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Bonnie and Clyde - Garrick Theatre REVIEW

They made a name for themselves back in the 30s and now Bonnie and Clyde returns to the West End with its second run at the Garrick Theatre after wowing audiences at the Arts Theatre and with live staged concerts.

This production provides an entertaining insight (even if not a historically accurate one) into the lives of the two most notorious killers of the 1930s. After dying in one of the most dramatic and colourful manhunts the country had ever seen, what better characters to develop into the next West End hit?

Jordan Luke Gage as Clyde Barrow and Frances Mayli McCann as Bonnie Parker give an excellent portrayal of the cold-blooded killers, managing to round the characters into dynamic and complex humans whilst maintaining an air of manic energy.

The story is one that is already known, and with little to add to the historical tale, the book keeps it straight-forward and allows the cast, chemistry and score to do the talking. It’s the energy and relationship between Bonnie and Clyde that is so fascinating, which teamed with the tangible chemistry of Gage and McCann, and their powerhouse vocals, makes for a well-paced and engaging production.

All the vocals are on point with Jordan Luke Gage’s rousing rendition of Raise a Little Hell and Frances Mayli McCann’s beautifully tender How ‘Bout a Dance? We are also treated to a particularly memorable duet of You Love Who You Love from the two female leads whose harmonies melted together and resonated around the walls of the Garrick.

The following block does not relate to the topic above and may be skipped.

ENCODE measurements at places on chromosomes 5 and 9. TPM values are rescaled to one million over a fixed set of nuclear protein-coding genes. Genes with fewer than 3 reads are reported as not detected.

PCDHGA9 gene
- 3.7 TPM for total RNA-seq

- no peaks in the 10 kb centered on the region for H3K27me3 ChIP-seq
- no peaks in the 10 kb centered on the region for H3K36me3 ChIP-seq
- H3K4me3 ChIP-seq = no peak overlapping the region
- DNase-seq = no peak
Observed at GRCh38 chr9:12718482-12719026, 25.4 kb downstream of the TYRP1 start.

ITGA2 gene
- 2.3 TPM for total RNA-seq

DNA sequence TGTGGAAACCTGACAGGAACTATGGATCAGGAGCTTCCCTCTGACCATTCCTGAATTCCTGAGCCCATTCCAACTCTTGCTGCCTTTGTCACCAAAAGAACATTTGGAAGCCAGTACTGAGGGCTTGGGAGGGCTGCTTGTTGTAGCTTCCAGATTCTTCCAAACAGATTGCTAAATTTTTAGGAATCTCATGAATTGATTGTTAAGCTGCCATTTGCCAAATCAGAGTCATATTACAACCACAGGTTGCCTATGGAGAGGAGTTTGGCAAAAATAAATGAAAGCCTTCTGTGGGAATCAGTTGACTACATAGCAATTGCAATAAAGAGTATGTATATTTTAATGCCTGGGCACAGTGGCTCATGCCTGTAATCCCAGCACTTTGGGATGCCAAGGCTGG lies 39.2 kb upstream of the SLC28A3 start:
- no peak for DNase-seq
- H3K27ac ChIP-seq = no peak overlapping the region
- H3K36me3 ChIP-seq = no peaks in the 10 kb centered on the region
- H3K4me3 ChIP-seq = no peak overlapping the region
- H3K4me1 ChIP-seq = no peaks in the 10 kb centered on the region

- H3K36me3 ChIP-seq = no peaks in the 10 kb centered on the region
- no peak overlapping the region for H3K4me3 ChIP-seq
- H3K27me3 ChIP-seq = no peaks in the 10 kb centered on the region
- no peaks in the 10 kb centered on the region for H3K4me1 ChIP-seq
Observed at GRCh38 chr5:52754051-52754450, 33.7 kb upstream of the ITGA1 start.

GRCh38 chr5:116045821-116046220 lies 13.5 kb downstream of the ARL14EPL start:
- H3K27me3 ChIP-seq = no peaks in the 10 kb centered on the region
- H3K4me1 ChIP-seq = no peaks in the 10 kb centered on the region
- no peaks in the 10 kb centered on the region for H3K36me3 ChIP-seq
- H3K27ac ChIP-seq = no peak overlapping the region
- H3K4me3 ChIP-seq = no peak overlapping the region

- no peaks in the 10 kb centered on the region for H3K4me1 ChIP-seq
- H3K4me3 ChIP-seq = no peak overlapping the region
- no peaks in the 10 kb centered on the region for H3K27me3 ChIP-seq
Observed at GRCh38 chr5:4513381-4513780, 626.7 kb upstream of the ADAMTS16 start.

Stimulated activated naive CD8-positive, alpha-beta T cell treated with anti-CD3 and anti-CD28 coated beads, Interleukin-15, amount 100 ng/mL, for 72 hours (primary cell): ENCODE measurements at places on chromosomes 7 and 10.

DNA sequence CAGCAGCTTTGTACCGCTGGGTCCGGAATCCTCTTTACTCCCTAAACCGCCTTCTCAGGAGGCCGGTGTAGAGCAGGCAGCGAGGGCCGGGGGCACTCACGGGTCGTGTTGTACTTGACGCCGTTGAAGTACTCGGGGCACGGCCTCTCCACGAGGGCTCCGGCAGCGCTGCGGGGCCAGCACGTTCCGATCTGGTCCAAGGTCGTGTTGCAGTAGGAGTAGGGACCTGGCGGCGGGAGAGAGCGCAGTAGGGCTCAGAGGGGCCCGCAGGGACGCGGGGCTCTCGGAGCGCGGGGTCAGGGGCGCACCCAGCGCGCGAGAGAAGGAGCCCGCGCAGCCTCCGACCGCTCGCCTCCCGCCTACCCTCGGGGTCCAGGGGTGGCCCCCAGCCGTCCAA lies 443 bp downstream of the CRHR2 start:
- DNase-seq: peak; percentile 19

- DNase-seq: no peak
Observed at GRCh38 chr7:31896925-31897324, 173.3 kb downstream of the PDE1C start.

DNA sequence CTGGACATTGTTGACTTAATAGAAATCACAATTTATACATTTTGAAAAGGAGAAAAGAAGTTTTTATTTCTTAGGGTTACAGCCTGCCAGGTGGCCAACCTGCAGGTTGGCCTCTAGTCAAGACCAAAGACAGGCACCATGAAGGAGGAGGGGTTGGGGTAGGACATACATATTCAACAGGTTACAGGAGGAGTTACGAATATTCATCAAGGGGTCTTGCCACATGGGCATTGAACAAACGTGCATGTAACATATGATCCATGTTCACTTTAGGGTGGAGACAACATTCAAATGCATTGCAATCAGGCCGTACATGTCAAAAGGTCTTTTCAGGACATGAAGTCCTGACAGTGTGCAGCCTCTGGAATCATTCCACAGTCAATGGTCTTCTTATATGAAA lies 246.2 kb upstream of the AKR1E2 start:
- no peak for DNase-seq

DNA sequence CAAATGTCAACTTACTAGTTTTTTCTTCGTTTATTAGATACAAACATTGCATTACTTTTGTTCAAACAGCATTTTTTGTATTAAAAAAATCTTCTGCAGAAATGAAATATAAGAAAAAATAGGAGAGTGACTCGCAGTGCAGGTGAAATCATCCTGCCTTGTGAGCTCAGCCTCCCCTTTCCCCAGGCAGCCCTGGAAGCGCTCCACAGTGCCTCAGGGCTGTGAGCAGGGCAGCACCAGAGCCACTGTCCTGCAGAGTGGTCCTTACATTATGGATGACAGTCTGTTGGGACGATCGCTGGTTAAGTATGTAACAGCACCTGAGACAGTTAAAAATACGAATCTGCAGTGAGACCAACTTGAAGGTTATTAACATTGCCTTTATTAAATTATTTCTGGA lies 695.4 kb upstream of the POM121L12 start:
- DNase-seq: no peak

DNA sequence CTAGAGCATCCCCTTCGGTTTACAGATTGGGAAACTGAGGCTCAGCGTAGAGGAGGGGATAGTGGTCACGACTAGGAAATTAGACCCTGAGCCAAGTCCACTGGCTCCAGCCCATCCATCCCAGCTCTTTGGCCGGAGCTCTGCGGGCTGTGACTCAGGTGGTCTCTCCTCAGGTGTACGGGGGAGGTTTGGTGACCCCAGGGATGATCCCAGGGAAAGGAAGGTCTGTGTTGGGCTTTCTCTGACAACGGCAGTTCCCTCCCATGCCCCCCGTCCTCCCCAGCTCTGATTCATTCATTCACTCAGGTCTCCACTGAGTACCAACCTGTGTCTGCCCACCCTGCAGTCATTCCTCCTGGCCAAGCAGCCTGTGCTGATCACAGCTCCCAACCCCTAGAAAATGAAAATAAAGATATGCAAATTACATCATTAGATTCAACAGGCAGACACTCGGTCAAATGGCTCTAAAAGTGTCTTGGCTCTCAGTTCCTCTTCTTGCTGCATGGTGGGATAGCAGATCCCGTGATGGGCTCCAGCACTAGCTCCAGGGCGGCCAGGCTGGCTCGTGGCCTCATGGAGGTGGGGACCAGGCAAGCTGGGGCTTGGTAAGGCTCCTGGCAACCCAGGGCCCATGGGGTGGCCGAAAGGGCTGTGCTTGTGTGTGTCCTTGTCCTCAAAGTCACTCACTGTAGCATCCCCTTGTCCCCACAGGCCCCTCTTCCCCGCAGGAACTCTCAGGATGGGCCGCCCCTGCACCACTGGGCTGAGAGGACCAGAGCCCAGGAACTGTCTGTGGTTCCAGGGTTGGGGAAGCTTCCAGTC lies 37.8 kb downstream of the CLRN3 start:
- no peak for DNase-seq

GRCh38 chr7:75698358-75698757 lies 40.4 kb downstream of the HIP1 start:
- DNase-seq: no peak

The soundtrack brings a twist on the classic musical theatre sound with hints of blues, jazz, gospel and rock producing some great numbers such as This World Will Remember Me, Picture Show, Made in America and Too Late to Turn Back Now.

Despite the not-so-cheery storyline of this musical, there are plenty of gags and lighter moments to balance the darker themes. Jodie Steele steals the limelight when it comes to comedic moments, her timing and delivery as brash Blanche Barrow is impeccable and have the audience cracking up on cue.

George Maguire returns as Buck Barrow and Cleve September is cast again as Ted Hinton, the Bonnie-infatuated police officer who fails to keep Bonnie from her demise. I’d like this character to have been developed slightly more as I wanted to feel for him more but unfortunately, he doesn’t feature as often as needed.

It is also a little disappointing to not quite have the full all-singing-all-dancing scene of Bonnie and Clyde coming to the end of the road. Instead, audiences are left with a blackout, some gun shot sound effects and their imagination to create the scene which should be the crescendo in this story.

Despite this not pleasing all the critics, the audience doesn’t lie and being voted by public for Best New Musical at the What’s On Stage Awards 2022 speaks volumes. With Bonnie and Clyde moving from the Arts Theatre to the Garrick, the connection with its rapidly growing fan base will continue to blossom as the show itself has.

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